We took a walk, stopping at a forest pond. On the far side of the pond stood a sleek, beautiful doe, still decked out in her reddish summer coat. She foraged along the edge of the pond, occasionally stumbling in deep holes, nibbling a bit of buckbean, but concentrating apparently on some small willows and underwater greenery. She was watchful, frequently lifting her head with her big grey ears swiveling. Deer are less common than moose over by Glacier Bay, so this elegant lady was a treat.

Thanks to our unusually clear September weather, all the mountains on Chichagof and to the west of the Bay stood out clearly against the sky. For the very first time, I saw Mt. Fairweather in all its splendor, impressive even though it was over 60 miles away. On our last day over there, she collected a small cloud around her peak, but the rest of the jagged range stood clear. One evening we went down to the beach by the dock for the sunset, outlining the mountain ranges in shades of soft orange and pink and gold.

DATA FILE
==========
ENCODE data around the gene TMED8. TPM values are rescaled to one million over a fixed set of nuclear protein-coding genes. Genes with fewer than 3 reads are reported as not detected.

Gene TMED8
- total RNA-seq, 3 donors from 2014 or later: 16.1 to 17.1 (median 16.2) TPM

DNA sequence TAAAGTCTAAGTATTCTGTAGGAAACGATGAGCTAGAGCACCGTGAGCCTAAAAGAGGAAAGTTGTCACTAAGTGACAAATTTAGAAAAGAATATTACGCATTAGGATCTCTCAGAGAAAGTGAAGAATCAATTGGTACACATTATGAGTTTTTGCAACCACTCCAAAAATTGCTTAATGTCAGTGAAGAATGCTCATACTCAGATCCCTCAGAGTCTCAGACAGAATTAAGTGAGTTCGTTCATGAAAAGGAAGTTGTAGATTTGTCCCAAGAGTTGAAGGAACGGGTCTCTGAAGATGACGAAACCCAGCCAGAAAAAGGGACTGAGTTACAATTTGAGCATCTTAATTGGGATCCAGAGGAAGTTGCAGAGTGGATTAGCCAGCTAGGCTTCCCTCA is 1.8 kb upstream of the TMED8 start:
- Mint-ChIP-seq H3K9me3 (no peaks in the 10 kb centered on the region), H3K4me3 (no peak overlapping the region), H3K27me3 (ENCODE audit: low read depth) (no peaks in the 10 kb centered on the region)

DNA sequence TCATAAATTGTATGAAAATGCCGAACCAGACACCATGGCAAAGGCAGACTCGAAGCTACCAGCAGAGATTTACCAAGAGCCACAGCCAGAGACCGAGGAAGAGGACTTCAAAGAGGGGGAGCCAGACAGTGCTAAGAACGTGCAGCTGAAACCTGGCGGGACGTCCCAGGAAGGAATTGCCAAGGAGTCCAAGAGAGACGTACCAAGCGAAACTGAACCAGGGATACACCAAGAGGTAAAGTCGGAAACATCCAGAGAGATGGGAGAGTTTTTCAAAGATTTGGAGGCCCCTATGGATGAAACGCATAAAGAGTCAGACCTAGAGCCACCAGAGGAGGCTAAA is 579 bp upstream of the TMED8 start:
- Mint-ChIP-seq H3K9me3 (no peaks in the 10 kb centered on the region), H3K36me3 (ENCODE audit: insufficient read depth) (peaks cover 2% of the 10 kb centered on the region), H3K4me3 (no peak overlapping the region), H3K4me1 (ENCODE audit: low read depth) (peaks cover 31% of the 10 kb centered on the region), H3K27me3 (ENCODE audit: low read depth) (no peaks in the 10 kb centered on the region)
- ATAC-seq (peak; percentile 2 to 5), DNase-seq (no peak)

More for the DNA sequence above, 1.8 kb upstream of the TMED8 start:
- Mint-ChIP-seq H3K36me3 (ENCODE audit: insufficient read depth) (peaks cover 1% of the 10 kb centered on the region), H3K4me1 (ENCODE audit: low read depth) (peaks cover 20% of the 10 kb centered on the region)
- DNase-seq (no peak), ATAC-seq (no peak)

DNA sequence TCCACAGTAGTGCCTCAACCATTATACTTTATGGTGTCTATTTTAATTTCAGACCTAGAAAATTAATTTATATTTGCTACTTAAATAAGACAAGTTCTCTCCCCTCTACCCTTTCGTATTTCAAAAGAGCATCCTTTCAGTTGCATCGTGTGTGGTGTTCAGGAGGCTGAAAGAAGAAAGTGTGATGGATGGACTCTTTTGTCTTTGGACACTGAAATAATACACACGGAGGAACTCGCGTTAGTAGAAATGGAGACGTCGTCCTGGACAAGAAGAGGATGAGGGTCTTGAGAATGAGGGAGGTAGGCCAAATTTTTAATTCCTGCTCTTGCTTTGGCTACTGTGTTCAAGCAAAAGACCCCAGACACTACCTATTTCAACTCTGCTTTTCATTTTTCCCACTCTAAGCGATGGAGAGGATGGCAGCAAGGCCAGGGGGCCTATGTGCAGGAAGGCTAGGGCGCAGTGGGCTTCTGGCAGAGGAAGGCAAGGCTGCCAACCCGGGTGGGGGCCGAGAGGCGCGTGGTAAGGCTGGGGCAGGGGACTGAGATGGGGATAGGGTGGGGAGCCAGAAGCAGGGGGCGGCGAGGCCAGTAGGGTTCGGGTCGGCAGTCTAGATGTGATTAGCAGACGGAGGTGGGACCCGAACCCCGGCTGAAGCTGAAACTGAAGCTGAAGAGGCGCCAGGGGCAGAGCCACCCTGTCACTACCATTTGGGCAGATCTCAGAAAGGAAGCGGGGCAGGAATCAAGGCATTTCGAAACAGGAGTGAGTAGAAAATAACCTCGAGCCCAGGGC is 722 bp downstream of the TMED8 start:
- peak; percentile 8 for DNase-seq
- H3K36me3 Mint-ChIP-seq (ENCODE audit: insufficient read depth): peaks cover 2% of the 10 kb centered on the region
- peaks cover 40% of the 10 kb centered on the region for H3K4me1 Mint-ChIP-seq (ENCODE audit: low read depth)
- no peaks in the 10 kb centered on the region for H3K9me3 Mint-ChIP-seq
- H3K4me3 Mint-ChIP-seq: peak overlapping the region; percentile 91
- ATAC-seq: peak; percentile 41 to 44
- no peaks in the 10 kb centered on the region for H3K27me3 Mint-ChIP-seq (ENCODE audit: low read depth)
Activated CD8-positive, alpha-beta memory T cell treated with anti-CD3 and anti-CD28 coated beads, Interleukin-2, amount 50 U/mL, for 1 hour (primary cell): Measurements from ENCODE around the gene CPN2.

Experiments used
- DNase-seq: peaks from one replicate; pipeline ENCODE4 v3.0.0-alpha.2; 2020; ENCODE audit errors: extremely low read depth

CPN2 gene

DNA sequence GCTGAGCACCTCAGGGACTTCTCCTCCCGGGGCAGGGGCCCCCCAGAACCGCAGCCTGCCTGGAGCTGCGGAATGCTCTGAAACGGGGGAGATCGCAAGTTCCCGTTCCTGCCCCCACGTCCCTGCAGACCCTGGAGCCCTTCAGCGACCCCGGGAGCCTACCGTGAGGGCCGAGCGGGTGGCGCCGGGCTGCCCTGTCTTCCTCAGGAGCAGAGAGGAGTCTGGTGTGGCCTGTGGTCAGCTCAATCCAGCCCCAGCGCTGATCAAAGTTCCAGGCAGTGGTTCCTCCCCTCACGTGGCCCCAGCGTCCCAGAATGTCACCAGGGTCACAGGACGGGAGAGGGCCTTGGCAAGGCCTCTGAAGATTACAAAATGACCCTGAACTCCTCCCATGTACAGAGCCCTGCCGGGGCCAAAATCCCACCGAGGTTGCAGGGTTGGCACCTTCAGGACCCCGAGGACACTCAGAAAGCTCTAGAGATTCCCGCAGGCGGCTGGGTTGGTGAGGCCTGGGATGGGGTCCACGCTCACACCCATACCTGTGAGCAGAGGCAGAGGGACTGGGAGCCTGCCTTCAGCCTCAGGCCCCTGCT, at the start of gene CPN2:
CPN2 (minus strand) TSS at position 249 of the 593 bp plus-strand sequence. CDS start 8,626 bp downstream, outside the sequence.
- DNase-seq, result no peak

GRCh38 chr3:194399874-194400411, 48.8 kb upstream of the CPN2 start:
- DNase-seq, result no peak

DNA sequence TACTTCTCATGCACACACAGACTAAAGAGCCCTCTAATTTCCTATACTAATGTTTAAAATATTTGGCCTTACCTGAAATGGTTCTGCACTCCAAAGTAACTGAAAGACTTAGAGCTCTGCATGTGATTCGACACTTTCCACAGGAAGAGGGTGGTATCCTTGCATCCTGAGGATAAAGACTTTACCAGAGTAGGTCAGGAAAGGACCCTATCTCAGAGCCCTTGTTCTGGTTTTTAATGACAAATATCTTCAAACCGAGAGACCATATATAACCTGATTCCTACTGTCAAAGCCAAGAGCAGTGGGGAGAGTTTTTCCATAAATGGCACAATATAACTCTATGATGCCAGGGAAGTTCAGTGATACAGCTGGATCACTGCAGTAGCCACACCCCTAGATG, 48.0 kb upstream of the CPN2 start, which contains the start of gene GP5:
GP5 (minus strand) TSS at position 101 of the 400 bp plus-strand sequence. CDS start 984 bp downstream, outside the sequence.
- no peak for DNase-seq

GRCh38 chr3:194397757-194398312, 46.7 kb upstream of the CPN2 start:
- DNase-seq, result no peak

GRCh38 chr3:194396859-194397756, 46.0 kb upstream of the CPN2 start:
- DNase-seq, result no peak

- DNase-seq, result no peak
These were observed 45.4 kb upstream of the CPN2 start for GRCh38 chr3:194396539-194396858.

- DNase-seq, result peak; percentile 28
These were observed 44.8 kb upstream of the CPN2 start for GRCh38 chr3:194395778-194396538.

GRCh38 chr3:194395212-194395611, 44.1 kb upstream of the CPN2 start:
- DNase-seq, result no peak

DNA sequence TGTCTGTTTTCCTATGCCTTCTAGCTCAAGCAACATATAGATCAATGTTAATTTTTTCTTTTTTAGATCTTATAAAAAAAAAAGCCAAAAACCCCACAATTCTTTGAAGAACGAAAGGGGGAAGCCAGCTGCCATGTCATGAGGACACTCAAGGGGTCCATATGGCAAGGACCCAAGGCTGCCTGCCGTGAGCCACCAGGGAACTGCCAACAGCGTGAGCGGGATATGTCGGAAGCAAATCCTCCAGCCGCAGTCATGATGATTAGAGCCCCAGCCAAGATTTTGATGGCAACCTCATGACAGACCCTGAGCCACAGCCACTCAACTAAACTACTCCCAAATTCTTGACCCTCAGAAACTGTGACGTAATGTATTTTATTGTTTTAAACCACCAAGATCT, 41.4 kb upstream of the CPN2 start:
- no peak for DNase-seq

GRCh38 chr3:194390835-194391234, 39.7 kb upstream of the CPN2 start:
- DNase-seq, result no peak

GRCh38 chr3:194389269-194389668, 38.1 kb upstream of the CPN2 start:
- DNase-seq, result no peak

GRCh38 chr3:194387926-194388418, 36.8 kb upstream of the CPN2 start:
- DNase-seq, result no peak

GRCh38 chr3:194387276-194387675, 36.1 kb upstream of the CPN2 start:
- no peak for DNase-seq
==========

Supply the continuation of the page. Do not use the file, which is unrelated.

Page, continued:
This fall in Juneau, I had to work moderately hard to collect a good harvest of high bush cranberries for making the annual batches of savory ketchup. In Gustavus, it was a different story! Great clumps of translucent red berries festooned the bushes. I think my friends tired of hearing me, “Ooh” and “Aah,” saying, “Oh, just look at that!” So eventually they all pitched in and helped me gather enough for a good batch of ketchup. With much willpower, I bypassed all the rest of the laden bushes that we saw.

There were lots of smaller treats during this visit: a ruby-crowned kinglet singing (usually a sign of spring), sea rocket seeds piled up in wolf footprints on the beach, waves of Canada geese overhead, a female harrier coursing over a meadow, some late-flowering grass of Parnassus and marsh felwort, a bear scat full of rose seeds from a meal entirely of rose hips, open pods of ladies-tress orchids shedding clouds of dust-like seeds (lacking any stored nutrition, they depend on hitching up with a fungus to germinate and grow).